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How to teach teens about distracted driving

Each year, more and more motorists are dying in accidents caused by distracted driving. Teenagers may be whizzes at texting and using their phone for anything and everything, but they are even more at risk of causing a distracted driving accident. In fact, distracted driving causes 58% of teen accidents.

Most states now are including information about distracted driving in driver’s training courses, but parents play a role in teaching their teens about the dangers of distracted driving too.

What is distracted driving?

The most dangerous form of distracted driving is texting and talking on a cellphone. With texting, if a driver spends five seconds texting at 55 miles per hour, their car has traveled the length of a football field. Being that distracted in rush hour or on the freeway easily can lead to a devastating accident, especially for a teen who is an inexperienced driver.

Other forms of distracted driving include the following:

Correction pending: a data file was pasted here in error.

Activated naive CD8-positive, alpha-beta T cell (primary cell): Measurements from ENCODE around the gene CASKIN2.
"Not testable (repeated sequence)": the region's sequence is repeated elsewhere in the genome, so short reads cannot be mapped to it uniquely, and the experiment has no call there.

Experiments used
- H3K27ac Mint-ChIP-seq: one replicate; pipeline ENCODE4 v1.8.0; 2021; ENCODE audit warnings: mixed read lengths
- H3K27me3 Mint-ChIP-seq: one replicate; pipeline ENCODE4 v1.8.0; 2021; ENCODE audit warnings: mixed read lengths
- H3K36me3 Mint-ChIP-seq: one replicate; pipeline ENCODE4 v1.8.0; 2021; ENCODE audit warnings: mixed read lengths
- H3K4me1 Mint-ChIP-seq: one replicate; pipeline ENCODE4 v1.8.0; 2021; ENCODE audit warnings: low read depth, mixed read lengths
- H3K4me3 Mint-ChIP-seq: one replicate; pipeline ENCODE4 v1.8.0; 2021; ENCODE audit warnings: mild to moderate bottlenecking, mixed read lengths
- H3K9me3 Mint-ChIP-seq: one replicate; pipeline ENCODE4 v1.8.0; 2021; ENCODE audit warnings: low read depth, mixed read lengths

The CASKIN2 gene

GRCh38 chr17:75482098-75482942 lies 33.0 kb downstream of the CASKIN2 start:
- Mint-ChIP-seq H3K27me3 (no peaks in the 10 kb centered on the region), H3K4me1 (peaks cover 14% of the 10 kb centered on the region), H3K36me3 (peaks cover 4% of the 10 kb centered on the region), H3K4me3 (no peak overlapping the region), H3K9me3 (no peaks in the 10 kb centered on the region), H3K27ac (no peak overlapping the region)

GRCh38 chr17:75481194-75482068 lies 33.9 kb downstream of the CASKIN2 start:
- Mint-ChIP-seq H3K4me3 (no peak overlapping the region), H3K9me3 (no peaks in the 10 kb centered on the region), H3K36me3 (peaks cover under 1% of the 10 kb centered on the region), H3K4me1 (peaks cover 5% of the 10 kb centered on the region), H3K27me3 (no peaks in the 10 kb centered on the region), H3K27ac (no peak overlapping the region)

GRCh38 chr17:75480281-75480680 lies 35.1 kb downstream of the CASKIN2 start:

• Using a navigation system while driving
  • Putting on makeup while driving
  • Eating while driving

What are the consequences of teen distracted driving?

In Connecticut, 16-year-old and 17-year-old drivers cited for distracted driving will have their license suspended for 30 days and face a $175 fine, as well as court costs. For a third offense, the license suspension is six months, plus the $175 fine.

What can parents do about it?

First, parents not only can talk to their teens about the dangers of distracted driving, but they also can set a good example. If you never use your phone while driving, you are showing them that they don’t need to either.

Second, parents can have teens sign a teen driving contract, laying out what the family consequences are for distracted driving and drunk driving. Having them understand they will lose driving privileges from you, as well as access to their phone and more, will have them think twice before driving distracted.

Finally, parents should tell their teens that passengers play a role in distracted driving too. You can inform your teen’s friends and their parents you expect them all to speak out if someone is driving distracted. Doing so will protect everyone in the car, which is something everyone should care about.

If you or your teen is injured severely in a distracted driving accident, you need to consult a personal injury attorney to ensure any medical costs or compensation for lost work time are covered.

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